First Drive: 2014 Renault Twingo [Review]
Join us as we take Renault\'s new rear-engined city car for a spin.
France's Renault built millions of rear-engined economy cars from the middle of the 1940s to the early 1970s, when the setup was phased out in favor of front-wheel drive. The brand new third-generation Twingo marks the return of the rear-engined econobox to the Renault lineup after a 41-year absence.
The company explains it first toyed around with the idea of building a rear-engined Twingo when it developed the second-generation model that was introduced to the public at the 2007 Geneva Motor Show. The idea was quickly tossed out for cost reasons but it re-surfaced early in the third-gen model's development phase. This time around, Renault took advantage of a burgeoning partnership with Mercedes-Benz parent company Daimler to co-develop the Twingo's rear-engined, rear-wheel drive platform with smart. As a result, the Twingo's platform also underpins the smart forfour and a shortened version of it is found underneath the diminutive fortwo.
Positioned at the very bottom of the Renault lineup, the Twingo stretches 141.3 inches long, 61 inches tall and 64.5 inches wide, dimensions that make it slightly bigger in all directions than the Fiat 500, one of its closest rivals. Weight ranges between 1,904 and 2,078 pounds depending on which engine is selected; to put that figure into perspective, the 500 is comparatively chubby at 2,363 pounds in its lightest configuration.
Visually, the Twingo wears a careful evolution of its predecessor's front end, while pronounced haunches out back pay a discreet homage to the Renault 5 Turbo/Turbo 2 that famously competed in international rally events in the 1980s. The Twingo is exclusively offered with four doors, a first in the nameplate's 22-year history, but the rear door handles are integrated into the C-pillars to give the car a sleek, coupe-like look.
Specifications SheetThe Twingo is available with two gasoline-burning three-cylinder engines called SCe and TCe, respectively. The naturally-aspirated 1.0-liter SCe mill makes 70 horsepower at 6,000 rpms and 67 lb-ft. of torque starting at 2,850 rpms. The more potent TCe is a turbocharged 900cc unit tuned to generate 90 horsepower at 5,500 rpms and 100 lb-ft. of torque at 2,500 rpms, enough to send the Twingo from zero to 62 mph in 10.8 seconds.
A five-speed manual is the only gearbox available regardless of which engine is chosen, though Renault promises a dual-clutch automatic unit will join the list of options in about a year. The automaker has also confirmed the new Twingo will not be offered with a diesel engine. Although it is technically possible to shoehorn a four-cylinder in the engine bay, sales of oil-burning city cars are too low to justify the required investment.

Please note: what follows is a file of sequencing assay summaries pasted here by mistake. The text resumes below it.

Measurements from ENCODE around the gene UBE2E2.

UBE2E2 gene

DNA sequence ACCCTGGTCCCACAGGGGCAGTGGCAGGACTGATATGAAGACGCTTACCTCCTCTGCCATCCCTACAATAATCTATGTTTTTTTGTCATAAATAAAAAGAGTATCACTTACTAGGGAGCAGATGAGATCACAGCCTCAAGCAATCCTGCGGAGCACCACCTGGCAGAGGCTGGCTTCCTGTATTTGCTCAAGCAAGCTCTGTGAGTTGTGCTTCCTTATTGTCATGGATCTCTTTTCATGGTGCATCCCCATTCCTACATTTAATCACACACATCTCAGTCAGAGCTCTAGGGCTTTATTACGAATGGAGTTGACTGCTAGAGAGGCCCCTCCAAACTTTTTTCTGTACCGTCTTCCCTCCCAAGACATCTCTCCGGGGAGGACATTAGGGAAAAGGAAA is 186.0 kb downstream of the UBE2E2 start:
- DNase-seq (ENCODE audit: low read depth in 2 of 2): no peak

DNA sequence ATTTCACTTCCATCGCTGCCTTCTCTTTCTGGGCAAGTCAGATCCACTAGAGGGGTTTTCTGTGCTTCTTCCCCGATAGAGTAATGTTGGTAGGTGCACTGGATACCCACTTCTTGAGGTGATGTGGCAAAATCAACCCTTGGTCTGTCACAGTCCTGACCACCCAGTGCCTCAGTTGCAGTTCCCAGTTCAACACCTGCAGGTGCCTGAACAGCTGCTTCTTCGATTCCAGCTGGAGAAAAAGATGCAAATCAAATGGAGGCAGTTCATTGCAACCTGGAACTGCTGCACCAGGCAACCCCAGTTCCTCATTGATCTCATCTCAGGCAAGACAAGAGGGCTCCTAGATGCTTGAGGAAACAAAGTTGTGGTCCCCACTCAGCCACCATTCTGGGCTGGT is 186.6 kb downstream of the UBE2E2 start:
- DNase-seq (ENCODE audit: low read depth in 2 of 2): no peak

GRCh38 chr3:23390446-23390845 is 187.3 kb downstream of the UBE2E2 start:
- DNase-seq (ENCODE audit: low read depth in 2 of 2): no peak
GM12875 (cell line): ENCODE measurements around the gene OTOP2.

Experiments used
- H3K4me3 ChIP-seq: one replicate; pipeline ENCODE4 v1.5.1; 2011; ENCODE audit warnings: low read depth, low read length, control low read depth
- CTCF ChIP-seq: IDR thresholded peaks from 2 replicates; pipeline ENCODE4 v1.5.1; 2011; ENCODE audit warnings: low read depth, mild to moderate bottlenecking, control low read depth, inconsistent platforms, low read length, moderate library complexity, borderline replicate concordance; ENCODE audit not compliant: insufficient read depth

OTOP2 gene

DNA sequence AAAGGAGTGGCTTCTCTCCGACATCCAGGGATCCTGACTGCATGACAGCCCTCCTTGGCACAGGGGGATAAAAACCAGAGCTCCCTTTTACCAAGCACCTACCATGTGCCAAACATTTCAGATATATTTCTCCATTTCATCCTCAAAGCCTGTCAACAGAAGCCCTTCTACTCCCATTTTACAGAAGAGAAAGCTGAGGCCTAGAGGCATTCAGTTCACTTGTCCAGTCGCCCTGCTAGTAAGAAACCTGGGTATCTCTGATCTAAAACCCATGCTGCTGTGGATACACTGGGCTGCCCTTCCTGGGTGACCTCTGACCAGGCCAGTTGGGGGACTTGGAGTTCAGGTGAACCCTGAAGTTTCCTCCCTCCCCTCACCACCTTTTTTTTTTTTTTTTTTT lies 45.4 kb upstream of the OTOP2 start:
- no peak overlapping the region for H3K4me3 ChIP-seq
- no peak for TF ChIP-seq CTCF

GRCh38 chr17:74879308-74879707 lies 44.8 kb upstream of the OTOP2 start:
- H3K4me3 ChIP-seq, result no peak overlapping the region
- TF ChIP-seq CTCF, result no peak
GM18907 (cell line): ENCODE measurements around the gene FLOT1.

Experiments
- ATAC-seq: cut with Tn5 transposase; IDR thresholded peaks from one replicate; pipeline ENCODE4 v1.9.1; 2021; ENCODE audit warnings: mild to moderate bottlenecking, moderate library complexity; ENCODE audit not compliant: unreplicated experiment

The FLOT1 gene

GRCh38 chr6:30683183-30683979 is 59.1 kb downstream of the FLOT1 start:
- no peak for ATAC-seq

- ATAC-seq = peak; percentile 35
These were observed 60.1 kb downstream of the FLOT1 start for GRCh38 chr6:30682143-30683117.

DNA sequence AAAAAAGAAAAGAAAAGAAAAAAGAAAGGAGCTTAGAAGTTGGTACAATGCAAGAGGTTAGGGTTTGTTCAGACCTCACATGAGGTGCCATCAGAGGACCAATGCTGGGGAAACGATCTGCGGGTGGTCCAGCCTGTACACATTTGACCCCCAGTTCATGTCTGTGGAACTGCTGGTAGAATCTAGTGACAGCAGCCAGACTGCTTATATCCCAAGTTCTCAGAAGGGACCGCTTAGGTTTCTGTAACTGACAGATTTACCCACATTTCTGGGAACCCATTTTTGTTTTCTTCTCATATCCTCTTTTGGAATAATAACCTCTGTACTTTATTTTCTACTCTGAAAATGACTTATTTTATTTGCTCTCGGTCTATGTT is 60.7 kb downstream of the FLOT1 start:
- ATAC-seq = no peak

The SCe returns 52 mpg in a mixed European cycle and 56 mpg when it is fitted with an optional start/stop system. The TCe comes standard with a start/stop system that helps it return 54 mpg.
The Inside StoryThe drab, oversized dashboard of the outgoing Twingo has been replaced by a simpler one that looks noticeably more modern. The switches and knobs have been reduced to a minimum, the air vents are smaller and less intrusive and buyers looking for a vivid cockpit can mix and match a wide variety of trim surfaces and colors. This will likely create questionable color combinations down the line but customization has become the norm in the city car segment. Those looking to further deck out their car can order a 27-inch long cloth sunroof that automatically retracts at the push of a button.
Renault has inevitably made concessions in the name of economy. Some of the plastics used throughout the cabin aren't exactly top notch and many components - including the shift knob, the door handles and the power window switches - have been lurking at the bottom of the company's parts bin for the better part of a decade. Additionally, some drivers will find that the instrumentation is too Spartan. Even higher trim levels are limited to an analog speedometer, a digital gas gauge and a wide array of miscellaneous warning lights.